A unique feature of the project is the use of state of the art technology. A blend of satellite and ground based monitoring systems play a key role in planning, implementation, and tracking of progress made. Thematic resource maps have been integrated with demography, rainfall, transportation and literacy data to help prioritize works. An independent team from the Indian Space Research Organization (ISRO) is monitoring and evaluating progress made on an ongoing basis. Field NGOs are using special software packages to track progress.

Raising incomes for the landless too

As improvements to land primarily benefit landed farmers, measures are being taken to help the landless as well. Members of vulnerable communities are being brought together into Self Help Groups (SHGs), trained in marketable skills, and helped to access credit to start up micro enterprises of their own.

Women, especially widows, are being trained in tailoring, pickle making etc. and access to credit is helping landless men and women to increase their livestock herds of goats, sheep and cows.

Some 6,600 new self-help groups have been established. These groups have mobilized more than $4 million in savings to help their members establish small businesses. More than 60% of the SHGs are now linked to commercial financial institutions, leveraging additional credit for larger enterprise start-ups. Money-lenders are no longer a major force in these communities.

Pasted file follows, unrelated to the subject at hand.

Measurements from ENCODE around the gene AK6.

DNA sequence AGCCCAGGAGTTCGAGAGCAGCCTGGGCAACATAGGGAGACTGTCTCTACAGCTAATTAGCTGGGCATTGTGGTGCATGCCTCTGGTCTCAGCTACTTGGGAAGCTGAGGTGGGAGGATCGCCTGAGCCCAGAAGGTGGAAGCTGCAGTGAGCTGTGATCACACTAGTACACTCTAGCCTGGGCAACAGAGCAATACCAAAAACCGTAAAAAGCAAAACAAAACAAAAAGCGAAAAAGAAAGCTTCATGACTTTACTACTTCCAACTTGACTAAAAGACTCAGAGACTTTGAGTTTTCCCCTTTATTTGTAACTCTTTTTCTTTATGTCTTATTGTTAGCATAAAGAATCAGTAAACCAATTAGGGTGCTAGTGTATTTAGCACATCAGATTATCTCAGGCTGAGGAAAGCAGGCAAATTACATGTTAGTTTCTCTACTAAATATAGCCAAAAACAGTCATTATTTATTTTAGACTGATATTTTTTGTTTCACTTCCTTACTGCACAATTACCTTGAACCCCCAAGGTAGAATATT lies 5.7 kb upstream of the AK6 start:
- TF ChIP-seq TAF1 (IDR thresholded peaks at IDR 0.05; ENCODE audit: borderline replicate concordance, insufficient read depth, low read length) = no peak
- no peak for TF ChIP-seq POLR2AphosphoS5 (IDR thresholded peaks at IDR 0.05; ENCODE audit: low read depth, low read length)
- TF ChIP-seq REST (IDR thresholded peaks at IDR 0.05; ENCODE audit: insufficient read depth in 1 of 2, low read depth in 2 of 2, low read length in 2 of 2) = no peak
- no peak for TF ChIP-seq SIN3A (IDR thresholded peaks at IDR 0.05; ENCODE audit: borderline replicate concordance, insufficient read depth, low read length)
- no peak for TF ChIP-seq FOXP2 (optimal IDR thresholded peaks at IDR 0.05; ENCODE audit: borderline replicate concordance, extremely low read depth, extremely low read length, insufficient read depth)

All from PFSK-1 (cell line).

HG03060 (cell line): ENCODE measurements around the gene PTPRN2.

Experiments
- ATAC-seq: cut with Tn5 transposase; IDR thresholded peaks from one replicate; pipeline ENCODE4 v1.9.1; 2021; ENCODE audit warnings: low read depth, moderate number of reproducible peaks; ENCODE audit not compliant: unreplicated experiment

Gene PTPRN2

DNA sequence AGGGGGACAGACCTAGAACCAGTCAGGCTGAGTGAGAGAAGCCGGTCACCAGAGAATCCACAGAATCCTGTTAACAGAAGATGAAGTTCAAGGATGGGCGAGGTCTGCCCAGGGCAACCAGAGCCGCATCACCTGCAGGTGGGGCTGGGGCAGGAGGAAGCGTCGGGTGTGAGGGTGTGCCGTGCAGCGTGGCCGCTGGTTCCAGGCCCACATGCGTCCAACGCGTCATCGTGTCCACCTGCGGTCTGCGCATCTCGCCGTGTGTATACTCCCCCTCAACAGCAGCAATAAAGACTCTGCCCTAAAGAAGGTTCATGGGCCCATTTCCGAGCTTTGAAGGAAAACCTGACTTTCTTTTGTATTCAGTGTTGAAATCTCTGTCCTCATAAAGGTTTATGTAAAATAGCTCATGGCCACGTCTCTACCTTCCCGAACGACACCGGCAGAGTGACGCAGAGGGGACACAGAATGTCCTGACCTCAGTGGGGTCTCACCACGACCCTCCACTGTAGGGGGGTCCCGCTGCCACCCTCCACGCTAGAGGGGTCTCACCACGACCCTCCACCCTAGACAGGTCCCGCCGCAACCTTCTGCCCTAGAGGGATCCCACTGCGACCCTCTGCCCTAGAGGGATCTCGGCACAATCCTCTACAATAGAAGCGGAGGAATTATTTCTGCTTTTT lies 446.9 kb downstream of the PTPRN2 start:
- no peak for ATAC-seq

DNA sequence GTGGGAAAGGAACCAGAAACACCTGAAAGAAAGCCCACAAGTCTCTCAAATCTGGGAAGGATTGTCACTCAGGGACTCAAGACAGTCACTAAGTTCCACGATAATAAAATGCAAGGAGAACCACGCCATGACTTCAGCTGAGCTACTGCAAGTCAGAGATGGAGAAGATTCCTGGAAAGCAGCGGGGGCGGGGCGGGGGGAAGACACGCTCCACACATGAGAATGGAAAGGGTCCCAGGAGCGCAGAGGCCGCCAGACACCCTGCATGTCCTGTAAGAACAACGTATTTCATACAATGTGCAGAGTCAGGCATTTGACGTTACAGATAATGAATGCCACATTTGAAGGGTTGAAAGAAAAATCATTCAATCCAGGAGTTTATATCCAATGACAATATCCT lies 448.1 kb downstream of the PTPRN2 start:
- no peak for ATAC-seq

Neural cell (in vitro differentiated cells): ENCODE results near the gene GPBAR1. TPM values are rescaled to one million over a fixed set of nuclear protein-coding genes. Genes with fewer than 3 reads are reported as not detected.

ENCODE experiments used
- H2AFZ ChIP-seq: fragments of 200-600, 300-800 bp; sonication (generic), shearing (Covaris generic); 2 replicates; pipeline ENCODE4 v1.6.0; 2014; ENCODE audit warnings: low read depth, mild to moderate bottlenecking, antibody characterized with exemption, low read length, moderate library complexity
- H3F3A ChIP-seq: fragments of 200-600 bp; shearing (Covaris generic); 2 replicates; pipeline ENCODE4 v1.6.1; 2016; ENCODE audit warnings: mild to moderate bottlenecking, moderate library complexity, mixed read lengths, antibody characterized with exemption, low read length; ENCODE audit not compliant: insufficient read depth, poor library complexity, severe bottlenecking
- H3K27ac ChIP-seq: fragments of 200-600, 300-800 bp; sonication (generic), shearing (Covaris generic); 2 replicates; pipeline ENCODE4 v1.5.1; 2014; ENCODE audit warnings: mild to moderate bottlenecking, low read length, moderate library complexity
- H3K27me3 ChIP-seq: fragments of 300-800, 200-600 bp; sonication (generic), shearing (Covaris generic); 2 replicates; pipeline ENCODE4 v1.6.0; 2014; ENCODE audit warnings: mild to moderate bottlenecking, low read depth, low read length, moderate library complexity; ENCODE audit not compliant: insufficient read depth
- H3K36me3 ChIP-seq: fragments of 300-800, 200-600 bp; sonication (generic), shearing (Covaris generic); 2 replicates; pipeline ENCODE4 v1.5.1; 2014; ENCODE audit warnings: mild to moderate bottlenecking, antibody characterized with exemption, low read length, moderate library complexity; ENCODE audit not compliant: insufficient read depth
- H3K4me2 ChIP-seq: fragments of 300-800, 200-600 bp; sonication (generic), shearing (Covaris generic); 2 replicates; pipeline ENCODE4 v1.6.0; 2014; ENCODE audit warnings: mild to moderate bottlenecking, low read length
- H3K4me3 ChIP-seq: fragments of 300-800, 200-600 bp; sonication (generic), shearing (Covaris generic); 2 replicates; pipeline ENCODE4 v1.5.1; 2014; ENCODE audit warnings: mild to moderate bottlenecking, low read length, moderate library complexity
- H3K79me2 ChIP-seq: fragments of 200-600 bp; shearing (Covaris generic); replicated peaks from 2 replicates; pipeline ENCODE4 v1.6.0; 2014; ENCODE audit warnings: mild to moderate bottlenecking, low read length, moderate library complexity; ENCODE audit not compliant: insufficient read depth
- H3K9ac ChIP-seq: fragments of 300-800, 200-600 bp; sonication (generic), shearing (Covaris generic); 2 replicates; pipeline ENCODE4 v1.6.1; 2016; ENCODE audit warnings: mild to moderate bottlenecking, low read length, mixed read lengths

People’s participation

An essential feature of the project is the emphasis on people’s participation and building strong local institutions. This is vital for the project’s long term sustainability. Under Sujala, communities work with technical teams to decide on the nature of the watershed development they would like to see in their village. They are actively involved in the planning, implementation, and monitoring of improvements to their land and water resources. Farmers share the costs for all soil and water conservation measures on their land creating a stronger sense of ownership. Transparency is key, and all details of land holding, funds disbursed, as well as farmers’ contributions are prominently displayed on village walls.

While the project is still ongoing, it is yielding valuable lessons for the way forward in watershed development. Many lessons from the project have already been incorporated into government watershed development programs in Karnataka as well as in new national watershed policy guidelines.